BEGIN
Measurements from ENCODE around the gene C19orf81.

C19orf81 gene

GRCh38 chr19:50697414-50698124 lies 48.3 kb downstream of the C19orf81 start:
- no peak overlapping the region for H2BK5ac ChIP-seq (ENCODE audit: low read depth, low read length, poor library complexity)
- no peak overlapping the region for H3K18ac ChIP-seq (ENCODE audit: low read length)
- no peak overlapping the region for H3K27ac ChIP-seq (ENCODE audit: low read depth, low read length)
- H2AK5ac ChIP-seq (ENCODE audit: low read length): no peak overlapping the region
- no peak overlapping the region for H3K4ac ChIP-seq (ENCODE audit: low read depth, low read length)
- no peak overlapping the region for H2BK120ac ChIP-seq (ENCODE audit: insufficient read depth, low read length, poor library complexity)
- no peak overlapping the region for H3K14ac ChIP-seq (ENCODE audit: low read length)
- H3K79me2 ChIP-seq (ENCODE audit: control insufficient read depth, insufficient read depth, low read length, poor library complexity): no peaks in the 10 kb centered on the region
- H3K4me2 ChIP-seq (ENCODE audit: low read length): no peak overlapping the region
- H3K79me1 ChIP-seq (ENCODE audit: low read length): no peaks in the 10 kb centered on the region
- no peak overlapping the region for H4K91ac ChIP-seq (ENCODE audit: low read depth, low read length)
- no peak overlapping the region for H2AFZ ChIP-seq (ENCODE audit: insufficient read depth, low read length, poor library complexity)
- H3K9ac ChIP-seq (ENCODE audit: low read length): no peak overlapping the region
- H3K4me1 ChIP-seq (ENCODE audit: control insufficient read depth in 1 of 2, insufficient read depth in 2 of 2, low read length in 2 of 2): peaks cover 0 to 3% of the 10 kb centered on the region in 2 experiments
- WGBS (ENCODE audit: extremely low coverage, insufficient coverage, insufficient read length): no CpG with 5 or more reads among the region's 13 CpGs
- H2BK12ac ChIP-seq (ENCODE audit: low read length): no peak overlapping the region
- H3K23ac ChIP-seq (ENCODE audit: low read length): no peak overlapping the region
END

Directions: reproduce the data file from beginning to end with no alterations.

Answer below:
Measurements from ENCODE around the gene C19orf81.

C19orf81 gene

GRCh38 chr19:50697414-50698124 lies 48.3 kb downstream of the C19orf81 start:
- no peak overlapping the region for H2BK5ac ChIP-seq (ENCODE audit: low read depth, low read length, poor library complexity)
- no peak overlapping the region for H3K18ac ChIP-seq (ENCODE audit: low read length)
- no peak overlapping the region for H3K27ac ChIP-seq (ENCODE audit: low read depth, low read length)
- H2AK5ac ChIP-seq (ENCODE audit: low read length): no peak overlapping the region
- no peak overlapping the region for H3K4ac ChIP-seq (ENCODE audit: low read depth, low read length)
- no peak overlapping the region for H2BK120ac ChIP-seq (ENCODE audit: insufficient read depth, low read length, poor library complexity)
- no peak overlapping the region for H3K14ac ChIP-seq (ENCODE audit: low read length)
- H3K79me2 ChIP-seq (ENCODE audit: control insufficient read depth, insufficient read depth, low read length, poor library complexity): no peaks in the 10 kb centered on the region
- H3K4me2 ChIP-seq (ENCODE audit: low read length): no peak overlapping the region
- H3K79me1 ChIP-seq (ENCODE audit: low read length): no peaks in the 10 kb centered on the region
- no peak overlapping the region for H4K91ac ChIP-seq (ENCODE audit: low read depth, low read length)
- no peak overlapping the region for H2AFZ ChIP-seq (ENCODE audit: insufficient read depth, low read length, poor library complexity)
- H3K9ac ChIP-seq (ENCODE audit: low read length): no peak overlapping the region
- H3K4me1 ChIP-seq (ENCODE audit: control insufficient read depth in 1 of 2, insufficient read depth in 2 of 2, low read length in 2 of 2): peaks cover 0 to 3% of the 10 kb centered on the region in 2 experiments
- WGBS (ENCODE audit: extremely low coverage, insufficient coverage, insufficient read length): no CpG with 5 or more reads among the region's 13 CpGs
- H2BK12ac ChIP-seq (ENCODE audit: low read length): no peak overlapping the region
- H3K23ac ChIP-seq (ENCODE audit: low read length): no peak overlapping the region